- The final battle of Kamen Rider Kuuga starts with two superpowered beings with the potential to destroy the planet; as they wear each other down, they lose the energy to maintain their transformations, at which point it turns into a bare-knuckle slugfest between their normal human forms.
- In Outlaws, a private detective is menaced by a martial artist. The detective knocks him out with one punch. It's understandable that the detective doesn't try martial arts himself, given that he's a former cowboy brought forward in time.
- Subverted in the Cold Open of an episode of Magnum, P.I.. A triad member is meeting with a local to buy information. He makes a move that the local takes as a threat, and said local starts listing off all the martial arts styles he's beaten with Good Old Fisticuffs, then demands the triad guy's necklace. He hands it over, gets the information, then jabs him in the throat and kills him.
- In "The Mission" by rapper Special Ed, Ed is a secret agent who, when guns and knives prove ineffective against a "5-foot-10 Black Belt Karate master", he defeats him by fighting in "Flatbush Style".
- Professor Elemental steps into the ring in boxing gloves and his "fighting trousers" in the video for his song, "Fighting Trousers." Still wearing his trademark pith helmet and Sherlock Holmes pipe.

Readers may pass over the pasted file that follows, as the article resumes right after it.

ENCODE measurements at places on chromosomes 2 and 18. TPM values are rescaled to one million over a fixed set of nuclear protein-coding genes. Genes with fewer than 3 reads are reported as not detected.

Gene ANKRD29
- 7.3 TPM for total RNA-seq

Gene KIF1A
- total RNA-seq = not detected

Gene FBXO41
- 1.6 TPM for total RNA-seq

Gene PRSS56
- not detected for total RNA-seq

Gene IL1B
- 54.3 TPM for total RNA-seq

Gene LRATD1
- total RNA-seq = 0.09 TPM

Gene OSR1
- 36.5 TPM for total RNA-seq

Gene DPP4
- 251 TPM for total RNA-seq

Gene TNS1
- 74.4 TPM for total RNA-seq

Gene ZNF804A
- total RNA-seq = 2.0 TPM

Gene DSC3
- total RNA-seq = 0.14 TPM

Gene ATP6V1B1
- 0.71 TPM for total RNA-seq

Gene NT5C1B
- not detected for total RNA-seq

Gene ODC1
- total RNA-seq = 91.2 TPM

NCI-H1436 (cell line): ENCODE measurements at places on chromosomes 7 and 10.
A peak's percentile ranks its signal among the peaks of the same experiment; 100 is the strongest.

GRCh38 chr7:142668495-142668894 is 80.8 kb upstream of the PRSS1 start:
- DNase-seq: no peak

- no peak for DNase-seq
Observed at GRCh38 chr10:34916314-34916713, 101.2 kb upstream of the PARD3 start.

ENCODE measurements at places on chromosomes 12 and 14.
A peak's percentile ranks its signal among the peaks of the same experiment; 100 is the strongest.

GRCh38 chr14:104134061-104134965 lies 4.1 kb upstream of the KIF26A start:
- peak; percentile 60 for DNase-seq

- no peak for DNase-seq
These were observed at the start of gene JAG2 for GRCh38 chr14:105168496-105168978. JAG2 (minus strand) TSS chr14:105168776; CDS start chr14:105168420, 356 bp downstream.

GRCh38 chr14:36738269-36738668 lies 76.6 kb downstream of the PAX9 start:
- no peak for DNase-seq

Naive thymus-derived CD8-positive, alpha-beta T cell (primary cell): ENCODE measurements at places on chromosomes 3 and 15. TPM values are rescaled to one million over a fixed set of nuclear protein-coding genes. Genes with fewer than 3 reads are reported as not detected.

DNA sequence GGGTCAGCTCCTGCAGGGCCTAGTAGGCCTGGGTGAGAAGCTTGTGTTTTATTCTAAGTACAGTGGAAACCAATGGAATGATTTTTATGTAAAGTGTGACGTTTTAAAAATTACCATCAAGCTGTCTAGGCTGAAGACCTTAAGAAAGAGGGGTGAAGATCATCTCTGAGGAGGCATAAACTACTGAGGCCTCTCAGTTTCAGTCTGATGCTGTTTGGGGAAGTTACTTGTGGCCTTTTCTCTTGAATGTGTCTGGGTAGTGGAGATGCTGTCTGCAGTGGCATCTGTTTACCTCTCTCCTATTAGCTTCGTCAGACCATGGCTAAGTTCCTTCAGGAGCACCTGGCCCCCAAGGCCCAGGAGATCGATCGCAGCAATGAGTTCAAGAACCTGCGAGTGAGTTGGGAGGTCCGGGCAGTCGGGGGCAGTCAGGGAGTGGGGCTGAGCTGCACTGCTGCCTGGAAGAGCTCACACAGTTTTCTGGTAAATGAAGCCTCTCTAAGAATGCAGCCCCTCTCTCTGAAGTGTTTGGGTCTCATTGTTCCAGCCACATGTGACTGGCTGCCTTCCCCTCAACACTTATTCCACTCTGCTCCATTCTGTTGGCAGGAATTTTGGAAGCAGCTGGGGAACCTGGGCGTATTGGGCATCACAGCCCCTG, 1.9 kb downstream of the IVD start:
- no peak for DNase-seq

- Exalted First Edition uses the Brawl Ability to cover untrained hand-to-hand combat, while the Martial Arts Ability covers refined unarmed combat along with just about everything else. Second Edition merged them into one Ability to make room for War, leading to an odd situation where anything that could punch or kick knew Martial Arts. This includes horses.
- Exalted Second Edition has Solar Hero Style, essentially Good Old Fisticuffs the Supernatural Martial Art, eschewing the subtle metaphorical effects of other Supernatural Martial Arts in favor of just hitting things really hard.
- And this being Exalted, it takes Good Old Fisticuffs Serial Escalation. There's one Charm that allows you to punch people through walls, and one to punch them into Hell. This, unsurprisingly, hurts a great deal.
- Exalted Second Edition has Solar Hero Style, essentially Good Old Fisticuffs the Supernatural Martial Art, eschewing the subtle metaphorical effects of other Supernatural Martial Arts in favor of just hitting things really hard.
- Mildly subverted in the original DC Heroes RPG by Maifair Games and the system's reincarnation as Blood Of Heroes by Pulsar Games. The martial Arts skill could be taken as-is, or could simply be used to represent Him Fight Good - whether it's Iron Fist's intense training, or the otherwise physically slow Juggernaut's ability to hit all but the most agile of opponents with his hamfists, to use Marvel Comics examples (is that a Take That ?).
- The Brawling skill in GURPS is for "unscientific unarmed combat". It is costs less to reach a high level than skills like Karate or Boxing but gives a smaller damage bonus.
- This is Joker's fighting style in Mortal Kombat vs. DC Universe, complete with the traditional pose.
- Most of the combat in Zeno Clash. While some enemies use elaborate spin kicks and martial arts, Gant's unarmed fighting style essentially boils down to bashing his foes with his fists until they get dizzy, then smashing their skulls against his kneecaps.